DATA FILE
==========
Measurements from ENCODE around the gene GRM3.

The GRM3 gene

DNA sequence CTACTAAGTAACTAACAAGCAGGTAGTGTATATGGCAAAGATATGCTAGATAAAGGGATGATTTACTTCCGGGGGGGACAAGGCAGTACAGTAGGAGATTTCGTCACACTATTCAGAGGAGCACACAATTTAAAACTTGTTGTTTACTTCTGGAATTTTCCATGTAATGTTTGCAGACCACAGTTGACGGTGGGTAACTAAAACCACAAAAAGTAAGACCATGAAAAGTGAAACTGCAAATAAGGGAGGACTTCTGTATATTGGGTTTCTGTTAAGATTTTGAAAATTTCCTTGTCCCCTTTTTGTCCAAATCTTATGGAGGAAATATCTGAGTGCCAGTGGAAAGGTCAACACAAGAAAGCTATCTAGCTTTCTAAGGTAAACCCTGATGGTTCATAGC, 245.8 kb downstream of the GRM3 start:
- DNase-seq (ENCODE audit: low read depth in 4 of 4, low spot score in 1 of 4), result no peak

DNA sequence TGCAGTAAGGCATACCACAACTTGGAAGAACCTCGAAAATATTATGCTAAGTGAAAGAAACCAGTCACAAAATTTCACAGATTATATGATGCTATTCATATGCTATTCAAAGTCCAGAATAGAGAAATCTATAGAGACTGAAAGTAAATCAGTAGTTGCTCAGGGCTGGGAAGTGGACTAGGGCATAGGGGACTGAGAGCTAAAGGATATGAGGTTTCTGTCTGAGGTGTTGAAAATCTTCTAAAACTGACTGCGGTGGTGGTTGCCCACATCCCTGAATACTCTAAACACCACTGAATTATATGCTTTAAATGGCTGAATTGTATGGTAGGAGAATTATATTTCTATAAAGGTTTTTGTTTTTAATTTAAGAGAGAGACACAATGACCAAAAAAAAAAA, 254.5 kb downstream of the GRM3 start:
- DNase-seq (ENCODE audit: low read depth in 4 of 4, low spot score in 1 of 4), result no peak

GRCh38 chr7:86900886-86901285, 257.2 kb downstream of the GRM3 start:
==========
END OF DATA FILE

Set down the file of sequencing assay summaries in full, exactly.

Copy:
Measurements from ENCODE around the gene GRM3.

The GRM3 gene

DNA sequence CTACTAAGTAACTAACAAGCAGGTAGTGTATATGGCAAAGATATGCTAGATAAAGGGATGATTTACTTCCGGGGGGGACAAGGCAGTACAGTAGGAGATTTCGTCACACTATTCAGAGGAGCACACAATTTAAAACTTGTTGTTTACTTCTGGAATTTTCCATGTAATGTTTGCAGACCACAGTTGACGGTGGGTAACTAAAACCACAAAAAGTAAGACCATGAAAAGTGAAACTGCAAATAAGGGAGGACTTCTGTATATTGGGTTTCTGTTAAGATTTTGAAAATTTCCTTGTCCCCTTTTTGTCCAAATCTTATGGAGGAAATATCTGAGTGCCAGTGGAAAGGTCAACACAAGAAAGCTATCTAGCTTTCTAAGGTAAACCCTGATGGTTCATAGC, 245.8 kb downstream of the GRM3 start:
- DNase-seq (ENCODE audit: low read depth in 4 of 4, low spot score in 1 of 4), result no peak

DNA sequence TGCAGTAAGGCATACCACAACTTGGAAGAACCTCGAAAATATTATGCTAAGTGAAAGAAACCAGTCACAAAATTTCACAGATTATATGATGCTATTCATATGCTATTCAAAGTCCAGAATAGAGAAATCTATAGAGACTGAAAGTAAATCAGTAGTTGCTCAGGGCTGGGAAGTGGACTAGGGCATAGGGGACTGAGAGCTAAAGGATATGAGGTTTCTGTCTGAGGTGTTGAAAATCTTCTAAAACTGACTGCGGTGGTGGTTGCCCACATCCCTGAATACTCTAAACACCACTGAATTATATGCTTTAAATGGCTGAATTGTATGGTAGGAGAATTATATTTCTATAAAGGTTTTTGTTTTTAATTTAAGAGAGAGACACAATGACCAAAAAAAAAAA, 254.5 kb downstream of the GRM3 start:
- DNase-seq (ENCODE audit: low read depth in 4 of 4, low spot score in 1 of 4), result no peak

GRCh38 chr7:86900886-86901285, 257.2 kb downstream of the GRM3 start: